Governor Defends Health Care Plan in Face of Budget Shortfall
Gov. Arnold Schwarzenegger's (R) assertion that his health care reform plan would boost California's economy has met uncertainty from lawmakers and budget analysts who are concerned over the state's rising budget deficit, the Los Angeles Times reports (Rau, Los Angeles Times, 11/10).
Last week, the governor directed state agency leaders to slash spending by 10% for fiscal year 2008-2009.
State revenue is coming in below projections, in large part because of the decline in the housing market and related drops in state income tax revenue. California's budget deficit for the upcoming fiscal year could be as high as $10 billion (California Healthline, 11/9).
In a speech Friday at the Latino Coalition for a Healthy California Conference, Schwarzenegger said he "totally disagree(s) with" requests to delay health care reform and instead focus legislative efforts on the budget deficit. He added, "There is a real correlation between fixing the health care system and fixing our budget."
However, Assembly Speaker Fabian Núñez (D-Los Angeles) said, "I don't think" the governor's health care plan is "going to have a profound effect as an economic boost to the state budget" (Los Angeles Times, 11/10).
Núñez unveiled a revised health care reform plan last week along with Senate President Pro Tempore Don Perata (D-Oakland). The plan more closely resembles the governor's than an earlier Democratic health care reform proposal did, but differences remain over employer contributions and how to finance subsidies.
The Democrats favor a tobacco tax increase, while Schwarzenegger has proposed leasing the state lottery (California Healthline, 11/6).
The funding mechanism would go before voters on the November 2008 ballot.
Assembly Minority Leader Mike Villines (R-Clovis), who opposes the governor's health care plan, said that "it's a stretch to argue that a tax increase and a large government-run system is going to be a benefit to the state budget that we're coming into."
Núñez said he agreed with the governor that a deal on health care reform must be made this year before lawmakers face "harsh decisions" over budget cuts.
However, if Schwarzenegger's health care plan is enacted, it would not take effect until 2010, two years after the state will have to face 2008's expected $10 billion shortfall.
Moreover, the Legislative Analyst's Office warns that California could face $3.2 billion in additional costs under the governor's $14 billion health care plan.
The governor maintains that his plan would pay for itself, but budget cuts to programs such as Healthy Families could make it tougher to enact the plan, according to the Times. Healthy Families is California's version of the State Children's Health Insurance Program.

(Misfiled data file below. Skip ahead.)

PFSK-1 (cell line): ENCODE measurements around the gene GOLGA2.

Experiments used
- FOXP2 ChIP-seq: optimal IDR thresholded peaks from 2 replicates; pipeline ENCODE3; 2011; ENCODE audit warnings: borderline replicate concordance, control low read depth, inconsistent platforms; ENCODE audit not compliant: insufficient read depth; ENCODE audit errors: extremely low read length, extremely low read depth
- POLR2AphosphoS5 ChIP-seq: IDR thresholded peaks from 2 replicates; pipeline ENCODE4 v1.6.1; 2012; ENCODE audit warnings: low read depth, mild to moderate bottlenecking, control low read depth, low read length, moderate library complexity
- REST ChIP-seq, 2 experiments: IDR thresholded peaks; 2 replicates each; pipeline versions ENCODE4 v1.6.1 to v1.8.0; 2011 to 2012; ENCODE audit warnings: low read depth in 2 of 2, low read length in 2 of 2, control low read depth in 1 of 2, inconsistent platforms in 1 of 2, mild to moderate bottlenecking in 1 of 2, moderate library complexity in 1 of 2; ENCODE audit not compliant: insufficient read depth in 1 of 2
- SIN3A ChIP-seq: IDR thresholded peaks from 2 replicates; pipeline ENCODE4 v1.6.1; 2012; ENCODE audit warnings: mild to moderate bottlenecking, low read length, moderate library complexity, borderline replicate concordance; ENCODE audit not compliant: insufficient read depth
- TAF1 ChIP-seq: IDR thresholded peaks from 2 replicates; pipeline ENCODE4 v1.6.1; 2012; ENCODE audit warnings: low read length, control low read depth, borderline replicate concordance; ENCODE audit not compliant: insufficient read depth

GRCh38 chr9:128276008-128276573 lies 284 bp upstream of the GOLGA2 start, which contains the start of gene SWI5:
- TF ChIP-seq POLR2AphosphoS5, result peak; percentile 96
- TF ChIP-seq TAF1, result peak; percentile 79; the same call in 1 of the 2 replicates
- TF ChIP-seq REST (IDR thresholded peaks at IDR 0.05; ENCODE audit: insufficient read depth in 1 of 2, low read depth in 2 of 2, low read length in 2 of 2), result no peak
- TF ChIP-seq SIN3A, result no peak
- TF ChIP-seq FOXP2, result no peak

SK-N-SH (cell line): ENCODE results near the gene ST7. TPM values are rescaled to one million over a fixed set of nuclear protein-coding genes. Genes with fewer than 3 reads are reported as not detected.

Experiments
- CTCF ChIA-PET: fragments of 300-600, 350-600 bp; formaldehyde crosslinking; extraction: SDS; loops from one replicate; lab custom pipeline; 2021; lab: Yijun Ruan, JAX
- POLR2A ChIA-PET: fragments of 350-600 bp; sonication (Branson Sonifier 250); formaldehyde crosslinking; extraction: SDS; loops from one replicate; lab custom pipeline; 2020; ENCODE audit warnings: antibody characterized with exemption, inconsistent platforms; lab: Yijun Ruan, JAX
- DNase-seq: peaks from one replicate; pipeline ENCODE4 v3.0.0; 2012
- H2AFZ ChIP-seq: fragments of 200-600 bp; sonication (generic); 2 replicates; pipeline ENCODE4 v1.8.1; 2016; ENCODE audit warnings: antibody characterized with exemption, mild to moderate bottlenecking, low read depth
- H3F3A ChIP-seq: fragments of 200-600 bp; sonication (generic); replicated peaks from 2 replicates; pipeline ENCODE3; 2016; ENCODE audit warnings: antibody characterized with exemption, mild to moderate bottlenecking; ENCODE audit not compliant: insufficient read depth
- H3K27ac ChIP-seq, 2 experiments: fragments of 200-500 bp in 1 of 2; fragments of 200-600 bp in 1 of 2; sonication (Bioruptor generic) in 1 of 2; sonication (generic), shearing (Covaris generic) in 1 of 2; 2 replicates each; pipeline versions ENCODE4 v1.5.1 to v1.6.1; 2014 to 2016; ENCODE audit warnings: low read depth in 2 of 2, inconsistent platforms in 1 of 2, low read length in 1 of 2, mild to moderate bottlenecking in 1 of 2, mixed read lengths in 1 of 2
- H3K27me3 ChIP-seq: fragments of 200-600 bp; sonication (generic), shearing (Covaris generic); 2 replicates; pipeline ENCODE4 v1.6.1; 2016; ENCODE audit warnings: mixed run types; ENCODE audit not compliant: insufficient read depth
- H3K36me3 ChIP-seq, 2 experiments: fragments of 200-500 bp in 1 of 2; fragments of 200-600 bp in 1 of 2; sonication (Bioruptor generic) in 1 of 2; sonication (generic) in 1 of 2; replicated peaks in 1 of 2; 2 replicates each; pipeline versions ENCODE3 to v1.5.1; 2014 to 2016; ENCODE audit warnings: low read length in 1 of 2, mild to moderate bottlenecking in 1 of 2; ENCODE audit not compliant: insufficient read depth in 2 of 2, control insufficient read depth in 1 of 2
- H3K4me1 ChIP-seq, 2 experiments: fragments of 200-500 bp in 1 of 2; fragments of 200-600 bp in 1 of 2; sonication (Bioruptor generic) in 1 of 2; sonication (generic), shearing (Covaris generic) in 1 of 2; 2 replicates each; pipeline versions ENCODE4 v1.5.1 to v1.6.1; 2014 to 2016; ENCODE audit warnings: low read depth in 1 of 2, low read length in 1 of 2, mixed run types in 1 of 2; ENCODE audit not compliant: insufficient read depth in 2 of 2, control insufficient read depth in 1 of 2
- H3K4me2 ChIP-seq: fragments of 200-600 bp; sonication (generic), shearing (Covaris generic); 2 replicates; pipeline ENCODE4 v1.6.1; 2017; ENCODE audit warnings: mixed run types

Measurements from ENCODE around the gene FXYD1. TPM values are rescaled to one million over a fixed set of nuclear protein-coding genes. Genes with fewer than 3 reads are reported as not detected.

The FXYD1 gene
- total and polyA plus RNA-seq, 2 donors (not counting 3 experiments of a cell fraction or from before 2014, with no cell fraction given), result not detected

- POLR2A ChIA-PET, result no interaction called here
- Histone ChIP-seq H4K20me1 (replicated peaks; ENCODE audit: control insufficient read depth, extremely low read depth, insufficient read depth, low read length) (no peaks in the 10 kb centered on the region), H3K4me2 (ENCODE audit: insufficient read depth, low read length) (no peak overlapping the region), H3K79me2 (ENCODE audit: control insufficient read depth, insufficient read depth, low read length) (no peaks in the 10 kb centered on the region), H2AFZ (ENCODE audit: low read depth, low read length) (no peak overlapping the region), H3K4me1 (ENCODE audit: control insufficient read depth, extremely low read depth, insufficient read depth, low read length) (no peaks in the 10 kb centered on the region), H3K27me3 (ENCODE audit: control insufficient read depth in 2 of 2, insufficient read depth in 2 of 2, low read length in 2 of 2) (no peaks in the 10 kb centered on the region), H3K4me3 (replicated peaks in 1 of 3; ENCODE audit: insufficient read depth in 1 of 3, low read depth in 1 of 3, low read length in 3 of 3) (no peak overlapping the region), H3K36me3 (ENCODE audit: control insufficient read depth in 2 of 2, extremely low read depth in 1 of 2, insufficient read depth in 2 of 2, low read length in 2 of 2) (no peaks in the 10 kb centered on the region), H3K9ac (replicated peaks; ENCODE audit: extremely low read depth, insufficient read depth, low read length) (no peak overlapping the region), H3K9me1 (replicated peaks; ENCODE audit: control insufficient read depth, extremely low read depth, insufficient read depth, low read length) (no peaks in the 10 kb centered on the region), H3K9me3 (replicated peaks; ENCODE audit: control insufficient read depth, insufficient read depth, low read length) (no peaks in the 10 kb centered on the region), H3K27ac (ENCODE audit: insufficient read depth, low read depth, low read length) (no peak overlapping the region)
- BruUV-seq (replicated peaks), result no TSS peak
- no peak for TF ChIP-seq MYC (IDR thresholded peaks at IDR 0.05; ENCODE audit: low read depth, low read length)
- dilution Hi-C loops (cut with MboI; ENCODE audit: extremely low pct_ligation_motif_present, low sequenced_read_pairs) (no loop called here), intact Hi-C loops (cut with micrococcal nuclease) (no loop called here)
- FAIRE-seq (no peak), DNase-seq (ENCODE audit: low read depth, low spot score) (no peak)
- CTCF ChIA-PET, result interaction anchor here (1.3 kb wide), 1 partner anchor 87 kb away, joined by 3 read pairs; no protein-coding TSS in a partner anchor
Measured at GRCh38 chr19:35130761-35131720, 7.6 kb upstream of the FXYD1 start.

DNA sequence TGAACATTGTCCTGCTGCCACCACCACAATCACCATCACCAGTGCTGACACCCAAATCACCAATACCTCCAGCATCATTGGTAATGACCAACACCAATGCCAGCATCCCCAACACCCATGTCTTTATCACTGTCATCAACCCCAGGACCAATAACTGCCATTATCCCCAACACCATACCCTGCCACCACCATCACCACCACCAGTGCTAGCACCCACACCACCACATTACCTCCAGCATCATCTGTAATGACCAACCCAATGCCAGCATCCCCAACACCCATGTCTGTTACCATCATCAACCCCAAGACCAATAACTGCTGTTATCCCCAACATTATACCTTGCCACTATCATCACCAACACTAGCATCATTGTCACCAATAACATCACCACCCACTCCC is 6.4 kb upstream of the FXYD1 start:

Shawn Martin, director of the health department for the Legislative Analyst's Office, said if Schwarzenegger's assumptions were incorrect, "it would create ... more of a budget problem, but there's no way of knowing" (Los Angeles Times, 11/10).
Video and a transcript of the governor's speech are on his Web site.
Summaries of editorials and opinion pieces regarding health care reform in California appear below.
- Contra Costa Times: The health care plan by Democratic legislative leaders "is riddled with problems that illustrate why health care reform is such a difficult task," a Times editorial states. "If that means waiting until next year for a better health care plan, so be it," the editorial states, concluding, "It is far better to put together a better plan later than to pass a significantly flawed one now" (Contra Costa Times, 11/11).
- Monterey County Herald: Schwarzenegger "was celebrating" the Democrats' health care plan "even though he knows full well that the state is having trouble paying for existing health programs," a Herald editorial states. The proposed tobacco tax increase "would cover the new health programs for a while, but probably not forever," according to the editorial (Monterey County Herald, 11/11).
- Steve Burd/Joe Hansen, Sacramento Bee: "We are optimistic that over the next several weeks California's elected leaders will blaze the trail for the rest of the nation by reaching consensus on meaningful health care reform that bolsters the economy, covers everyone, drives down costs and increases the quality of health care," Burd, CEO of Safeway and chair of the Coalition to Advance Healthcare Reform, and Hansen, international president of United Food and Commercial Workers Union, write in a Bee opinion piece. "Finding a comprehensive solution to this crisis is critical to the financial and physical health of employers, workers and families throughout California and the nation" (Burd/Hansen, Sacramento Bee, 11/11).
- Dan Walters, Sacramento Bee: Democratic legislative leaders and Schwarzenegger "may be approaching the dangerous phase" in health care reform negotiations "in which the urge to get something done overcomes common sense," Walters writes in his Bee column. "It's time for those involved to step back, take deep breaths and stop this madcap rush to do something just to say they did something," Walters writes (Walters, Sacramento Bee, 11/11).